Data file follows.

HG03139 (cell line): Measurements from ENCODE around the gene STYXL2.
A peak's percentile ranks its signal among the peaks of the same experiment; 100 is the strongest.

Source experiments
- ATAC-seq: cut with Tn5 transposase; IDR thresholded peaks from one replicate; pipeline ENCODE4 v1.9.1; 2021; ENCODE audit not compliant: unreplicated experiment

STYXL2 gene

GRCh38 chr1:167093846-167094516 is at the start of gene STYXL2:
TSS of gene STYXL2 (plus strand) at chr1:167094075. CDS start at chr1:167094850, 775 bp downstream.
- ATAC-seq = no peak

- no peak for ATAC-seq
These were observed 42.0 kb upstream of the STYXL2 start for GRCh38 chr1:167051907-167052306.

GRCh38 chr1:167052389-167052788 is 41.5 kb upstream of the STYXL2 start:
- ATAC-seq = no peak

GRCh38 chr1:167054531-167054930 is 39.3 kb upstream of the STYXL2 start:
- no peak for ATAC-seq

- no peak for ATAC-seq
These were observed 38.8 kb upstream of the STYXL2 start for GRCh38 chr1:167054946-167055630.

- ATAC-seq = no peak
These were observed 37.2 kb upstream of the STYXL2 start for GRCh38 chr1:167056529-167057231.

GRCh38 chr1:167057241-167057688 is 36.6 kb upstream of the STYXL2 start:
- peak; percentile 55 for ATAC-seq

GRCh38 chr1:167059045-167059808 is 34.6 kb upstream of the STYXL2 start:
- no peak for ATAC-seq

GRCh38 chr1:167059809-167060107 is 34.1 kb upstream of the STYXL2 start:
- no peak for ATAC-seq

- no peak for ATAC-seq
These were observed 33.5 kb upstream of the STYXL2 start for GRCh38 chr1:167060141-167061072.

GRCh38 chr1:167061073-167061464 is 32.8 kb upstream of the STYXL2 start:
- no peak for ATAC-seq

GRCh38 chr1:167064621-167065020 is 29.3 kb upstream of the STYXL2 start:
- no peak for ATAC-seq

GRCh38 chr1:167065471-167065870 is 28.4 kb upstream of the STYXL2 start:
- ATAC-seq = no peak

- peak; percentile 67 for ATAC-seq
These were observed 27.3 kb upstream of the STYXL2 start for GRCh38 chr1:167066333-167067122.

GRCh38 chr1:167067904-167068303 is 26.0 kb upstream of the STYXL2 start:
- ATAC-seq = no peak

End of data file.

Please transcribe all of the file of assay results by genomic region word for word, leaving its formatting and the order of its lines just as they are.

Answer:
HG03139 (cell line): Measurements from ENCODE around the gene STYXL2.
A peak's percentile ranks its signal among the peaks of the same experiment; 100 is the strongest.

Source experiments
- ATAC-seq: cut with Tn5 transposase; IDR thresholded peaks from one replicate; pipeline ENCODE4 v1.9.1; 2021; ENCODE audit not compliant: unreplicated experiment

STYXL2 gene

GRCh38 chr1:167093846-167094516 is at the start of gene STYXL2:
TSS of gene STYXL2 (plus strand) at chr1:167094075. CDS start at chr1:167094850, 775 bp downstream.
- ATAC-seq = no peak

- no peak for ATAC-seq
These were observed 42.0 kb upstream of the STYXL2 start for GRCh38 chr1:167051907-167052306.

GRCh38 chr1:167052389-167052788 is 41.5 kb upstream of the STYXL2 start:
- ATAC-seq = no peak

GRCh38 chr1:167054531-167054930 is 39.3 kb upstream of the STYXL2 start:
- no peak for ATAC-seq

- no peak for ATAC-seq
These were observed 38.8 kb upstream of the STYXL2 start for GRCh38 chr1:167054946-167055630.

- ATAC-seq = no peak
These were observed 37.2 kb upstream of the STYXL2 start for GRCh38 chr1:167056529-167057231.

GRCh38 chr1:167057241-167057688 is 36.6 kb upstream of the STYXL2 start:
- peak; percentile 55 for ATAC-seq

GRCh38 chr1:167059045-167059808 is 34.6 kb upstream of the STYXL2 start:
- no peak for ATAC-seq

GRCh38 chr1:167059809-167060107 is 34.1 kb upstream of the STYXL2 start:
- no peak for ATAC-seq

- no peak for ATAC-seq
These were observed 33.5 kb upstream of the STYXL2 start for GRCh38 chr1:167060141-167061072.

GRCh38 chr1:167061073-167061464 is 32.8 kb upstream of the STYXL2 start:
- no peak for ATAC-seq

GRCh38 chr1:167064621-167065020 is 29.3 kb upstream of the STYXL2 start:
- no peak for ATAC-seq

GRCh38 chr1:167065471-167065870 is 28.4 kb upstream of the STYXL2 start:
- ATAC-seq = no peak

- peak; percentile 67 for ATAC-seq
These were observed 27.3 kb upstream of the STYXL2 start for GRCh38 chr1:167066333-167067122.

GRCh38 chr1:167067904-167068303 is 26.0 kb upstream of the STYXL2 start:
- ATAC-seq = no peak